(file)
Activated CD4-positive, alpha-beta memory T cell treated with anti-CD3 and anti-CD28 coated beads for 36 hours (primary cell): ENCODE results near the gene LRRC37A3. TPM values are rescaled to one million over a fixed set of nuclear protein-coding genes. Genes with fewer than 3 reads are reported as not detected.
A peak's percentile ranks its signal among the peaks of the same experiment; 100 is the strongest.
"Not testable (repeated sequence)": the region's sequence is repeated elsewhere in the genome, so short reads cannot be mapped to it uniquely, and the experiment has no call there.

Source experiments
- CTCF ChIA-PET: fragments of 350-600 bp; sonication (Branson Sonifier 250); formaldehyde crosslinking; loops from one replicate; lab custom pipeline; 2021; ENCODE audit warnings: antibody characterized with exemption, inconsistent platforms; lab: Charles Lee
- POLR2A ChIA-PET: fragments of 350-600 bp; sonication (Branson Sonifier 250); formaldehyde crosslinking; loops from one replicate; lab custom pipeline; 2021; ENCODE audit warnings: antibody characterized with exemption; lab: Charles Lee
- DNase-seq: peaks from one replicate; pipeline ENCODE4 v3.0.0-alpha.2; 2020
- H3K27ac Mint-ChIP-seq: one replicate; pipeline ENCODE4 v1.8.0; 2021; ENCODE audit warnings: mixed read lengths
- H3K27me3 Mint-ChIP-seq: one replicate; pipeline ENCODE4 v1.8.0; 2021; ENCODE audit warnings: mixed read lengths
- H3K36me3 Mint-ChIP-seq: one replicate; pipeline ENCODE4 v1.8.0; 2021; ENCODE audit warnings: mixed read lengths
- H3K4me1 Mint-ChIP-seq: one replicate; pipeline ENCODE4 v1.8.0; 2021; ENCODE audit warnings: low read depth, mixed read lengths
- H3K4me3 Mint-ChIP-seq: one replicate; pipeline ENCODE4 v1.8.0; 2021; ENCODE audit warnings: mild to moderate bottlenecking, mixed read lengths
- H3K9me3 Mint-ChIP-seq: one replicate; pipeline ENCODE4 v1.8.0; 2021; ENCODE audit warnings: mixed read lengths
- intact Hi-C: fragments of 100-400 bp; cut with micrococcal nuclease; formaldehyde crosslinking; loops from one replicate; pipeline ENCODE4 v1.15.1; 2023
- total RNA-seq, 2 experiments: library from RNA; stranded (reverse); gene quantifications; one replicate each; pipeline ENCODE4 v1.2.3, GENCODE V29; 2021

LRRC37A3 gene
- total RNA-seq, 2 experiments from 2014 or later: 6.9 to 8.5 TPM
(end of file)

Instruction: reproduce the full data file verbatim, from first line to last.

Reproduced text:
Activated CD4-positive, alpha-beta memory T cell treated with anti-CD3 and anti-CD28 coated beads for 36 hours (primary cell): ENCODE results near the gene LRRC37A3. TPM values are rescaled to one million over a fixed set of nuclear protein-coding genes. Genes with fewer than 3 reads are reported as not detected.
A peak's percentile ranks its signal among the peaks of the same experiment; 100 is the strongest.
"Not testable (repeated sequence)": the region's sequence is repeated elsewhere in the genome, so short reads cannot be mapped to it uniquely, and the experiment has no call there.

Source experiments
- CTCF ChIA-PET: fragments of 350-600 bp; sonication (Branson Sonifier 250); formaldehyde crosslinking; loops from one replicate; lab custom pipeline; 2021; ENCODE audit warnings: antibody characterized with exemption, inconsistent platforms; lab: Charles Lee
- POLR2A ChIA-PET: fragments of 350-600 bp; sonication (Branson Sonifier 250); formaldehyde crosslinking; loops from one replicate; lab custom pipeline; 2021; ENCODE audit warnings: antibody characterized with exemption; lab: Charles Lee
- DNase-seq: peaks from one replicate; pipeline ENCODE4 v3.0.0-alpha.2; 2020
- H3K27ac Mint-ChIP-seq: one replicate; pipeline ENCODE4 v1.8.0; 2021; ENCODE audit warnings: mixed read lengths
- H3K27me3 Mint-ChIP-seq: one replicate; pipeline ENCODE4 v1.8.0; 2021; ENCODE audit warnings: mixed read lengths
- H3K36me3 Mint-ChIP-seq: one replicate; pipeline ENCODE4 v1.8.0; 2021; ENCODE audit warnings: mixed read lengths
- H3K4me1 Mint-ChIP-seq: one replicate; pipeline ENCODE4 v1.8.0; 2021; ENCODE audit warnings: low read depth, mixed read lengths
- H3K4me3 Mint-ChIP-seq: one replicate; pipeline ENCODE4 v1.8.0; 2021; ENCODE audit warnings: mild to moderate bottlenecking, mixed read lengths
- H3K9me3 Mint-ChIP-seq: one replicate; pipeline ENCODE4 v1.8.0; 2021; ENCODE audit warnings: mixed read lengths
- intact Hi-C: fragments of 100-400 bp; cut with micrococcal nuclease; formaldehyde crosslinking; loops from one replicate; pipeline ENCODE4 v1.15.1; 2023
- total RNA-seq, 2 experiments: library from RNA; stranded (reverse); gene quantifications; one replicate each; pipeline ENCODE4 v1.2.3, GENCODE V29; 2021

LRRC37A3 gene
- total RNA-seq, 2 experiments from 2014 or later: 6.9 to 8.5 TPM